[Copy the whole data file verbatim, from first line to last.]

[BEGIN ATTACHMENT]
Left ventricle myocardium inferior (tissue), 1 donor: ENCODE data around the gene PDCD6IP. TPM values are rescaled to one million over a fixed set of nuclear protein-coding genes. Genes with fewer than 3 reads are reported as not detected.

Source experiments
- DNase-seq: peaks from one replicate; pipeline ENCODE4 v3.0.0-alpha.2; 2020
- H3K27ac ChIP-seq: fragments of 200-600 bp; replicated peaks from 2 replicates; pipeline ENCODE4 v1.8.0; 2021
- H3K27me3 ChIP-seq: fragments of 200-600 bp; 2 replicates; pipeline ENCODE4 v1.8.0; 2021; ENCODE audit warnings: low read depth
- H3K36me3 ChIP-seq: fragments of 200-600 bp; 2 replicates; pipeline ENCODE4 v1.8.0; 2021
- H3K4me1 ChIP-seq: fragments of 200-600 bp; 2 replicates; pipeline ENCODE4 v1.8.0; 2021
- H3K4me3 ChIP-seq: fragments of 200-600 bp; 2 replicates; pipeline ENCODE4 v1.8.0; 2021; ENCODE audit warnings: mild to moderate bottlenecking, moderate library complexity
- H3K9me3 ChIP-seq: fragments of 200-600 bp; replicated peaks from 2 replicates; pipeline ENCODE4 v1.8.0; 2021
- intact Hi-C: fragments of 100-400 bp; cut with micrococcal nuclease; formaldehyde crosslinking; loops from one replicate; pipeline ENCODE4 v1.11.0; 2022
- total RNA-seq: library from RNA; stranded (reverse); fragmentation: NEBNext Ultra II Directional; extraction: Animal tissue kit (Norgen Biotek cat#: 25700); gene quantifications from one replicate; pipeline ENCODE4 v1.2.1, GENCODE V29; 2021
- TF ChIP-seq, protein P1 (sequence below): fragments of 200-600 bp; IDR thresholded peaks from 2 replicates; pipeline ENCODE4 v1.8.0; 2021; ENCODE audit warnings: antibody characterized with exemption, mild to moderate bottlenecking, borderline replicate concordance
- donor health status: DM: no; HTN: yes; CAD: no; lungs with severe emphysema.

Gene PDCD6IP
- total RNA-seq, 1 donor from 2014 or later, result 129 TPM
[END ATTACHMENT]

Left ventricle myocardium inferior (tissue), 1 donor: ENCODE data around the gene PDCD6IP. TPM values are rescaled to one million over a fixed set of nuclear protein-coding genes. Genes with fewer than 3 reads are reported as not detected.

Source experiments
- DNase-seq: peaks from one replicate; pipeline ENCODE4 v3.0.0-alpha.2; 2020
- H3K27ac ChIP-seq: fragments of 200-600 bp; replicated peaks from 2 replicates; pipeline ENCODE4 v1.8.0; 2021
- H3K27me3 ChIP-seq: fragments of 200-600 bp; 2 replicates; pipeline ENCODE4 v1.8.0; 2021; ENCODE audit warnings: low read depth
- H3K36me3 ChIP-seq: fragments of 200-600 bp; 2 replicates; pipeline ENCODE4 v1.8.0; 2021
- H3K4me1 ChIP-seq: fragments of 200-600 bp; 2 replicates; pipeline ENCODE4 v1.8.0; 2021
- H3K4me3 ChIP-seq: fragments of 200-600 bp; 2 replicates; pipeline ENCODE4 v1.8.0; 2021; ENCODE audit warnings: mild to moderate bottlenecking, moderate library complexity
- H3K9me3 ChIP-seq: fragments of 200-600 bp; replicated peaks from 2 replicates; pipeline ENCODE4 v1.8.0; 2021
- intact Hi-C: fragments of 100-400 bp; cut with micrococcal nuclease; formaldehyde crosslinking; loops from one replicate; pipeline ENCODE4 v1.11.0; 2022
- total RNA-seq: library from RNA; stranded (reverse); fragmentation: NEBNext Ultra II Directional; extraction: Animal tissue kit (Norgen Biotek cat#: 25700); gene quantifications from one replicate; pipeline ENCODE4 v1.2.1, GENCODE V29; 2021
- TF ChIP-seq, protein P1 (sequence below): fragments of 200-600 bp; IDR thresholded peaks from 2 replicates; pipeline ENCODE4 v1.8.0; 2021; ENCODE audit warnings: antibody characterized with exemption, mild to moderate bottlenecking, borderline replicate concordance
- donor health status: DM: no; HTN: yes; CAD: no; lungs with severe emphysema.

Gene PDCD6IP
- total RNA-seq, 1 donor from 2014 or later, result 129 TPM